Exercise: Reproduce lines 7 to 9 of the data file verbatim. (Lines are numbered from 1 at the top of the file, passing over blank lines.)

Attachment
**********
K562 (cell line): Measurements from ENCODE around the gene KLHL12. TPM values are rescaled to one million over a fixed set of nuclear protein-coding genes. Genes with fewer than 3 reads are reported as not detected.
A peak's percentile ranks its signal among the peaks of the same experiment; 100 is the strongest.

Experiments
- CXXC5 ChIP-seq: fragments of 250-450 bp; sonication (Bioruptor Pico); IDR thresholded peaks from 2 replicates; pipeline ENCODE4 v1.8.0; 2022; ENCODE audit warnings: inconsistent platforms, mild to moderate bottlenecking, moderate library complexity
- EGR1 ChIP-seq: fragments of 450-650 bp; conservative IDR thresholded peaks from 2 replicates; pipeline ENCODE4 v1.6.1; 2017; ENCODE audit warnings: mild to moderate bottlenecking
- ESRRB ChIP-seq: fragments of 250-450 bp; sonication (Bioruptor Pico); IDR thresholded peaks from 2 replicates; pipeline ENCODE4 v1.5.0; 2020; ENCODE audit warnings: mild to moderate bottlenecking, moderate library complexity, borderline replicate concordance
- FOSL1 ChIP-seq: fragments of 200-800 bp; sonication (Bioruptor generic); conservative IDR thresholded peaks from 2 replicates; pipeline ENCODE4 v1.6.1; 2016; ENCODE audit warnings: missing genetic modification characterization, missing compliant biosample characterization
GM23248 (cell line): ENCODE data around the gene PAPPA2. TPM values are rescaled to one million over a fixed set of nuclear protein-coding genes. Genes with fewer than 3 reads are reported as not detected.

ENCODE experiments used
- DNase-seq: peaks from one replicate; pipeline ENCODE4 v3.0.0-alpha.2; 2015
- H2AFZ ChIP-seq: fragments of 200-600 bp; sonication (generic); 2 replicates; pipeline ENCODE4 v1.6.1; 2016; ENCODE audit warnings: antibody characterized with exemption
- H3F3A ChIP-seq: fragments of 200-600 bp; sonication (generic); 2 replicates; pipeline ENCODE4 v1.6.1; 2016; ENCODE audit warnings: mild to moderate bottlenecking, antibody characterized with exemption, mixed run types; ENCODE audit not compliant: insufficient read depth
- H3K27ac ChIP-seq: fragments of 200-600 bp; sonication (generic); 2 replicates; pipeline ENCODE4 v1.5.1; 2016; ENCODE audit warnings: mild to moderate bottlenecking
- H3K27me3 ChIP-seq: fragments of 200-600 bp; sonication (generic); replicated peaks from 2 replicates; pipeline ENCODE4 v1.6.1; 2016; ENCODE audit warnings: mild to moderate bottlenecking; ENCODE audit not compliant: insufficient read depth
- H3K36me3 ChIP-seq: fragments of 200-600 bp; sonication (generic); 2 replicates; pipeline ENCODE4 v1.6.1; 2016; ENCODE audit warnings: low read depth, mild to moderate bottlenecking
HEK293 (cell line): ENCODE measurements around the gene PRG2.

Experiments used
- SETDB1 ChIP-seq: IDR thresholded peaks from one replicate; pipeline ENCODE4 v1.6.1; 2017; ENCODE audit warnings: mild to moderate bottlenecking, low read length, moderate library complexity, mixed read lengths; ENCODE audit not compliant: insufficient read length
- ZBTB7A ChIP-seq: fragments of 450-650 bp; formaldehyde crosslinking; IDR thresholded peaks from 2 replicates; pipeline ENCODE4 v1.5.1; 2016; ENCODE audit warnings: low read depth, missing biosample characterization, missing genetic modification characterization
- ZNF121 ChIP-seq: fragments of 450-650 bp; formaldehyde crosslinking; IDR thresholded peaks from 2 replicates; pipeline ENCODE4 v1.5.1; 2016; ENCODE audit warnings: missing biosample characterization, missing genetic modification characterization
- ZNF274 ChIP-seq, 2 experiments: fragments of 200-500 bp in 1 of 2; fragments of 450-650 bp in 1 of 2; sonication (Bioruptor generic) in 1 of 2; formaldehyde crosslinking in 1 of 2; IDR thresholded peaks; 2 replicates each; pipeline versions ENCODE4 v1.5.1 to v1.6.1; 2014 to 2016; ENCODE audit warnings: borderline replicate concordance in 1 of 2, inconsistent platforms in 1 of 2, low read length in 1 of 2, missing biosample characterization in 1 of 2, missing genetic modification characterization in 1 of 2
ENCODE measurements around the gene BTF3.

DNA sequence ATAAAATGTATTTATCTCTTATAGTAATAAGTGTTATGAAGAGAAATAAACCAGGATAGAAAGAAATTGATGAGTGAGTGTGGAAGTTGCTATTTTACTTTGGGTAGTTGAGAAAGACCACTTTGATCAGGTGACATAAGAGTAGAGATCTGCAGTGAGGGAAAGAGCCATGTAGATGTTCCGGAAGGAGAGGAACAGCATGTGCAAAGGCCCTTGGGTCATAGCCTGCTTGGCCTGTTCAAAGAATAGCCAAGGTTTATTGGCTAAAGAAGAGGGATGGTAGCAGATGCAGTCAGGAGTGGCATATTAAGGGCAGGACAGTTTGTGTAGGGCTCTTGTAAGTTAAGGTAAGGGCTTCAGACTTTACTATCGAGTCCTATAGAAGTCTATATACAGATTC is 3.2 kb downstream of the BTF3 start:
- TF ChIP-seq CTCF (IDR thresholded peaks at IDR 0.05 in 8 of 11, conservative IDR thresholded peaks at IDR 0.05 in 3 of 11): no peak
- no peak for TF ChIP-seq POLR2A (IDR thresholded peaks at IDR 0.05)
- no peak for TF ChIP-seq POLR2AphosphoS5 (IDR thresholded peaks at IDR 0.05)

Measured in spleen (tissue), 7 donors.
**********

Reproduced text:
- FOSL1 ChIP-seq: fragments of 200-800 bp; sonication (Bioruptor generic); conservative IDR thresholded peaks from 2 replicates; pipeline ENCODE4 v1.6.1; 2016; ENCODE audit warnings: missing genetic modification characterization, missing compliant biosample characterization
GM23248 (cell line): ENCODE data around the gene PAPPA2. TPM values are rescaled to one million over a fixed set of nuclear protein-coding genes. Genes with fewer than 3 reads are reported as not detected.

ENCODE experiments used